This week I created a Pinterest board documenting some of the things that I have found to be popular with youth today. My board can be accessed via the following URL:
I found this task to be more difficult than I first expected and I found I kept questioning what is meant by the term ‘popular culture’ as I sourced different images and videos to ‘pin’.
One conflict that kept arising for me was the fact that the term ‘young people’ encompasses such a broad demographic. Even to narrow the category of youth down to a more specific age group such as ‘primary-aged children’, ‘teens’ or even ‘senior students’ still makes the task of deciphering what is ‘popular’ among a cohort of young people with an amalgamation of individual interests, tastes and personalities very difficult.
Young people inhabit many different physical and virtual spaces and belong to a wide array of sporting, community, music, dancing and other niche groups. Their participation and membership of different groups, not to mention their personal/individual interests, to a large extent, influence the texts and other artefacts they engage with and what they therefore deem as ‘popular’. For example, I know a number of young girls who are obsessed with the band ‘One Direction’ and there is no denying that this young pop group have a very large tween following. However, to the members of the school football team, ‘One Direction’ may be viewed as the epitomy of ‘geekiness’ and things such as ‘The Footy Show’ may be favoured as ‘popular’ among this group of macho sportsmen. Youth who define themselves as ‘gamers’ will again engage with different aspects of popular culture as those who are ‘non-gamers’. Likewise, a young person’s physical location and their surrounding community may also influence what is ‘popular’. Youth living in beachside communities may strongly identify with a ‘surfie’ culture and this may influence their consumption of certain texts/artefacts.
Through completing this exercise, a number of general things have surfaced as being very popular with the majority of youth, though how they use them may differ. There is certainly no denying the predominance of Facebook and mobile phones among young people today. These forms of media are ubiquitous amongst youth and form a very important part of their lifeworlds. They influence how they communicate with each other, establish and maintain friendships and interest groups and develop and enact their changing identities.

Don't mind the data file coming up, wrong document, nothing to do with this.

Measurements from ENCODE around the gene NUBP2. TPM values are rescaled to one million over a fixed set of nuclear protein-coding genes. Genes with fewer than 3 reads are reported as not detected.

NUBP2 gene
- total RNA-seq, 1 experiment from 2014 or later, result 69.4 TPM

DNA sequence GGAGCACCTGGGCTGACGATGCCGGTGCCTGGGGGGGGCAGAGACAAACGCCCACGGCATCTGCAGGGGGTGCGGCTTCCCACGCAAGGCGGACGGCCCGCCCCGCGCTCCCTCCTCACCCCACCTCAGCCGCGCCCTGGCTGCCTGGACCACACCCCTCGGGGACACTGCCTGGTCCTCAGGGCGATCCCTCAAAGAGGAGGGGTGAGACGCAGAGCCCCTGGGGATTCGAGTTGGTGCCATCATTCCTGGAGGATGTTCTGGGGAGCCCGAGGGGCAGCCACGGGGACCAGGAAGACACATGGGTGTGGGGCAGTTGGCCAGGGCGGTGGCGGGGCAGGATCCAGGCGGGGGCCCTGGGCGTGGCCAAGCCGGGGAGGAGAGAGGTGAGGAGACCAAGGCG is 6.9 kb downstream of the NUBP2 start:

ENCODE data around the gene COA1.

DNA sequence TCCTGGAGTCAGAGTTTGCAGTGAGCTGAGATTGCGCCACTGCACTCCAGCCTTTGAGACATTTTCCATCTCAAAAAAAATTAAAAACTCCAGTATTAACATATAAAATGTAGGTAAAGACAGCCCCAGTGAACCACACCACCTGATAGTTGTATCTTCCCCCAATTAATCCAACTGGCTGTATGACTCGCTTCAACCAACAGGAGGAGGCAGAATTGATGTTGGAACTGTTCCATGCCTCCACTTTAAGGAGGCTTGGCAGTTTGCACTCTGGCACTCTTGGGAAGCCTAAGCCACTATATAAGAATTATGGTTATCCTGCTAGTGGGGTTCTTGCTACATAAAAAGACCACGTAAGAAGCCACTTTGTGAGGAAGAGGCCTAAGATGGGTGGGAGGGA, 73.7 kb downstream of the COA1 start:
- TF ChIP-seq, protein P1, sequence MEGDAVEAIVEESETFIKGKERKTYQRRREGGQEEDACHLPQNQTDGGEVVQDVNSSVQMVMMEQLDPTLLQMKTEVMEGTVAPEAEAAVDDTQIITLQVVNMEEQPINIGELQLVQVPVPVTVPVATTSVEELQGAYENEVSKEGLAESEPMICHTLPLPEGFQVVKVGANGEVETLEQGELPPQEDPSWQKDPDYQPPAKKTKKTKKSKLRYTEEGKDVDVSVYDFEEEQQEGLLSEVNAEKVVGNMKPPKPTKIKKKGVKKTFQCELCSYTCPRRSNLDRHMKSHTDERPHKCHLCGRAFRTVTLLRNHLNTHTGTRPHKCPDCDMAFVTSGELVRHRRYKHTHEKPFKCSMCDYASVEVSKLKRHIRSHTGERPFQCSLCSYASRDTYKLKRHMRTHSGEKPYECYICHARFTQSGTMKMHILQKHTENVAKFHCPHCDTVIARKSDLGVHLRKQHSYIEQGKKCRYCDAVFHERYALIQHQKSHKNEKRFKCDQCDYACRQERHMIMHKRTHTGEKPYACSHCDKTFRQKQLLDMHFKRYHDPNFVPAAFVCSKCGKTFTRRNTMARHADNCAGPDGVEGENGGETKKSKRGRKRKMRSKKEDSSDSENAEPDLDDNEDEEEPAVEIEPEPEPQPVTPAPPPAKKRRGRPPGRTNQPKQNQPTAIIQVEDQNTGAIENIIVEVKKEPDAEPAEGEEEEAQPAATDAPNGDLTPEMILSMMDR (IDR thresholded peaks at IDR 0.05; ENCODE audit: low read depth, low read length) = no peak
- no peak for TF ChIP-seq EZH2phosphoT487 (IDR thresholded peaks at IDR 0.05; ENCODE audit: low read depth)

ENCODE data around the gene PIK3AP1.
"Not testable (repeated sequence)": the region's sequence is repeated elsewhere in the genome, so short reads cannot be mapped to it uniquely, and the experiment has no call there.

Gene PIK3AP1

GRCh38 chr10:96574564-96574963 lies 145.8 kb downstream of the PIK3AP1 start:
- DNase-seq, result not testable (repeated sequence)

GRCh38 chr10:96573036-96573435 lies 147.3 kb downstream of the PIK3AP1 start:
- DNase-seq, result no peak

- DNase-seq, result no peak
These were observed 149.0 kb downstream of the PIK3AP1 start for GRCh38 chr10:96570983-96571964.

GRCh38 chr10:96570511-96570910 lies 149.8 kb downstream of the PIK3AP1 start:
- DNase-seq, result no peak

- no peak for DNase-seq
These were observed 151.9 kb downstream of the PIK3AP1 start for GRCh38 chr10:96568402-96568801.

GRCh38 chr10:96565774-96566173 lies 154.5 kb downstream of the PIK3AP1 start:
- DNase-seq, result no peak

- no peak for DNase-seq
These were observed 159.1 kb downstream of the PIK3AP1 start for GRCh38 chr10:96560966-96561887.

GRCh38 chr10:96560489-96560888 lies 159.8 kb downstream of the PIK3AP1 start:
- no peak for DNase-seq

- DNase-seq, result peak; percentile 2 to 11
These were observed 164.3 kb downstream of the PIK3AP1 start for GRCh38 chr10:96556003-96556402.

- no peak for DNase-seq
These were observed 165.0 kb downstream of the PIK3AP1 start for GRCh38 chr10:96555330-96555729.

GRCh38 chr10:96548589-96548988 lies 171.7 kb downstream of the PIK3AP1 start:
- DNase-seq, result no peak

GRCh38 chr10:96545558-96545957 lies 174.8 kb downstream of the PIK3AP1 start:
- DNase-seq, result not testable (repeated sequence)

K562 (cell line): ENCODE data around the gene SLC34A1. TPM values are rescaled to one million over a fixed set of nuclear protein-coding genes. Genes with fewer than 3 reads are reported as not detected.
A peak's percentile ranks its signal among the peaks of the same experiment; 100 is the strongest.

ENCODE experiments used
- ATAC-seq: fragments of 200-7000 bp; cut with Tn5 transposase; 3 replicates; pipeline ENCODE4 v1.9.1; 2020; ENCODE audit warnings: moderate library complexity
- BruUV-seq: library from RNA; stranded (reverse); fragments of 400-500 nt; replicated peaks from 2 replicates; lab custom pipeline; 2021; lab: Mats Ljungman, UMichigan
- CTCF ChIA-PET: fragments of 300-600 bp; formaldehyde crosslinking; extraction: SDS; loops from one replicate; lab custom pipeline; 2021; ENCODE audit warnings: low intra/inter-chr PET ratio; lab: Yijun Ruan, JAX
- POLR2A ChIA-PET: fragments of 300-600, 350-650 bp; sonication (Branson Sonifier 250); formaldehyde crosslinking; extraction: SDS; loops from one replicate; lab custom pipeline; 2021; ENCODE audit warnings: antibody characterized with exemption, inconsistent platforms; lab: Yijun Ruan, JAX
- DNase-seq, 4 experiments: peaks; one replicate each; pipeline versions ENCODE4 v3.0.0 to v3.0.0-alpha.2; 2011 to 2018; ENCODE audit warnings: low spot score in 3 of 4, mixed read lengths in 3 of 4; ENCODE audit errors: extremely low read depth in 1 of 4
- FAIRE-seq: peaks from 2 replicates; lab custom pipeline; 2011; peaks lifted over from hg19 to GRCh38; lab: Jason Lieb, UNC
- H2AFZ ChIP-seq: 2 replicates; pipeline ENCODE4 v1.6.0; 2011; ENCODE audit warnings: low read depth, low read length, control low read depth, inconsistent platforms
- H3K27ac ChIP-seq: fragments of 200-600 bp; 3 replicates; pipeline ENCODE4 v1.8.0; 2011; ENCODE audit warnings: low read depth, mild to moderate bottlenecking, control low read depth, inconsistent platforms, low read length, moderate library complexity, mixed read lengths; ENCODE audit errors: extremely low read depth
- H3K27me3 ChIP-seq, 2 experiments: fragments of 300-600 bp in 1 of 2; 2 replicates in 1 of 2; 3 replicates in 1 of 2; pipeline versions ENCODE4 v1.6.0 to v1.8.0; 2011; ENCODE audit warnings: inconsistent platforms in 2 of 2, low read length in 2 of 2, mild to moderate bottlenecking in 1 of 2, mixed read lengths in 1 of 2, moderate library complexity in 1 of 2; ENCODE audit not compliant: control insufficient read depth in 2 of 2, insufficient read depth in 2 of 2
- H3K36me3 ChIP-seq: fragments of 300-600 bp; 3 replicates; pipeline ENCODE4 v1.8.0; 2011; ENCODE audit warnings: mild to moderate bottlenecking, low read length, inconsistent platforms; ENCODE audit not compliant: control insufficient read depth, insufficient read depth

Another interesting issue that arose as I was completing this task, was the heavy banning or censorship of popular cultural texts/artefacts in schools. In my experience, mobile phones, texting, gaming, Facebook and YouTube have always been a source of controversy and have been strongly monitored and banned on schools grounds. As I was racking my brain, trying to think of what was popular among youth, I found my thinking starting to lean towards what was being censored in schools as a means of deciphering what was ‘popular’. In this way, I remembered ‘Mother’ – the energy drink, as being a popular beverage among teens I have taught – often heavily consumed for breakfast, lunch and dinner. I recall too, the recent media uproar regarding the school principal who banned the consumption of energy drinks on school grounds – see this report in The Australian. It made me think, do schools ban or censor these things because they are ‘popular’? If only a minority of students are consuming Mother or using Facebook or texting in class, the issue is relatively controllable, however, once the majority are using or consuming, the repercussions are much more far-reaching and are a lot more difficult to monitor by the authorities. Surely this idea of banning/censorship isn’t a new phenomena though – after all, wasn’t rock ‘n’ roll once banned in many households and deemed the devil’s music at one point in time?
Some things surprised me as I was surveying different youth/groups on what was popular. I was quite shocked to discover that ‘Home and Away’ was still popular amongst young people these days as this was a show I watched as a teen. It also seems some elements of popular culture remain ‘classic’ in a sense – like youths’ undying love of magazines and celebrity gossip and the act of adorning one’s bedroom/books/diary with posters and artefacts from the pop culture world.